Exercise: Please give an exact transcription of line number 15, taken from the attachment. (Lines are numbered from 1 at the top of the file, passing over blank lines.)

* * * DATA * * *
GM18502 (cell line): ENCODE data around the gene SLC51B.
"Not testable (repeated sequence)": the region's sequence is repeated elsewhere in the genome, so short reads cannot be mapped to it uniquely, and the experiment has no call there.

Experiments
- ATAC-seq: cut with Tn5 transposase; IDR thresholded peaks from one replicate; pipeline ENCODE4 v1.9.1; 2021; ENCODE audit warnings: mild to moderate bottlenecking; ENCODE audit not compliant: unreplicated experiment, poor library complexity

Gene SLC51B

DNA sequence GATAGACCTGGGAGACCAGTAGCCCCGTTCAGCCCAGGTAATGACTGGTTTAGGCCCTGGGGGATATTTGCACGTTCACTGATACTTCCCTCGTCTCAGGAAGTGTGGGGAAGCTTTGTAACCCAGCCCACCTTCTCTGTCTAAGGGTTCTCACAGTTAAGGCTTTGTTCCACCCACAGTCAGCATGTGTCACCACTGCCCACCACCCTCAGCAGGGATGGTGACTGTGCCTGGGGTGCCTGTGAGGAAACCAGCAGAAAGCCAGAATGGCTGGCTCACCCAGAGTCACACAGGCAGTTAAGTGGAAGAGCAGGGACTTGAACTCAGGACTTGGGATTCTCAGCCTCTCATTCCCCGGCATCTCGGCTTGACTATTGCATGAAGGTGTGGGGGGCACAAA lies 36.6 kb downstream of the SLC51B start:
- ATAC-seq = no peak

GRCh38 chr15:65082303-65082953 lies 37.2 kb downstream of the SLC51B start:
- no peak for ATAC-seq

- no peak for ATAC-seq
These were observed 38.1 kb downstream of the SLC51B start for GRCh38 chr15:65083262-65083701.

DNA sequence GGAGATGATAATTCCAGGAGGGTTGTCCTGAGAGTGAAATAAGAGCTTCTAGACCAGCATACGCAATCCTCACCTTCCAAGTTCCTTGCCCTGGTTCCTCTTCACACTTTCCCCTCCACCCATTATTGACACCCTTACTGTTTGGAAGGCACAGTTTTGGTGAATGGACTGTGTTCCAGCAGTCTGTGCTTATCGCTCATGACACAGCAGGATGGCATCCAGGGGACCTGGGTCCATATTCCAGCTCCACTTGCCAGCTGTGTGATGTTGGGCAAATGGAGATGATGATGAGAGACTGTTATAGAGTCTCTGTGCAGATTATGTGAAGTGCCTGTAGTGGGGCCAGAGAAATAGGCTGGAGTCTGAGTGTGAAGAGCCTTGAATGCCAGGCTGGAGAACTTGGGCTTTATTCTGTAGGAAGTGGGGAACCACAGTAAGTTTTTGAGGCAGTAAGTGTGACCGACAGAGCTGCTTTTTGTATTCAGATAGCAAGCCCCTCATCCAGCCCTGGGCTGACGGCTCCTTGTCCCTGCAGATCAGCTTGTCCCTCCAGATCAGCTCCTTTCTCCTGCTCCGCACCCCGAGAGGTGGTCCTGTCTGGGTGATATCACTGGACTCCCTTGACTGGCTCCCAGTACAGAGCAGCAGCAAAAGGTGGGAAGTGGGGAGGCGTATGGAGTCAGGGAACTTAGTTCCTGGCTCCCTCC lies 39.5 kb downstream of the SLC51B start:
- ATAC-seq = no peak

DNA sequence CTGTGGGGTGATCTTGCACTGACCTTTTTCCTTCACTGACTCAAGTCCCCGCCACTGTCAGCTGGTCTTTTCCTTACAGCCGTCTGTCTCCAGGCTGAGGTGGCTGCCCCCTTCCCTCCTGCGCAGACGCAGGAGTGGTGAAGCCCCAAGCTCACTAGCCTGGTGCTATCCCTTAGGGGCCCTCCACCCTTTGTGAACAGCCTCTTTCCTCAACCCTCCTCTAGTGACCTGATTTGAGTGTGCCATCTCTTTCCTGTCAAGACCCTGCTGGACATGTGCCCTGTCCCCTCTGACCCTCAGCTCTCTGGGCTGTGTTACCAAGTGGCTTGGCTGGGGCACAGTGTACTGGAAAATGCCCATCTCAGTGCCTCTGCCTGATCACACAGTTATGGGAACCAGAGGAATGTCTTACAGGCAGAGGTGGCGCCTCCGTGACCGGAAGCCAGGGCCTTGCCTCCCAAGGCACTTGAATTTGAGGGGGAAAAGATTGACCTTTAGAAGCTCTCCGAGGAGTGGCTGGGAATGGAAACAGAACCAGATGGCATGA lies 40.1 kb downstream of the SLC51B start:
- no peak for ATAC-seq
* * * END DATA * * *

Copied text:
- no peak for ATAC-seq